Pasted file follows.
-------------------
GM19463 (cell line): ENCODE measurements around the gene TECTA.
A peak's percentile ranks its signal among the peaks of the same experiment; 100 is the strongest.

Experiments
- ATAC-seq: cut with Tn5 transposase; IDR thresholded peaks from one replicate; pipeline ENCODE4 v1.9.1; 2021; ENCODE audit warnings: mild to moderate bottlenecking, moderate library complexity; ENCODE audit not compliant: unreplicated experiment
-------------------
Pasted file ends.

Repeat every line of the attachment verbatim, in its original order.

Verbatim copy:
GM19463 (cell line): ENCODE measurements around the gene TECTA.
A peak's percentile ranks its signal among the peaks of the same experiment; 100 is the strongest.

Experiments
- ATAC-seq: cut with Tn5 transposase; IDR thresholded peaks from one replicate; pipeline ENCODE4 v1.9.1; 2021; ENCODE audit warnings: mild to moderate bottlenecking, moderate library complexity; ENCODE audit not compliant: unreplicated experiment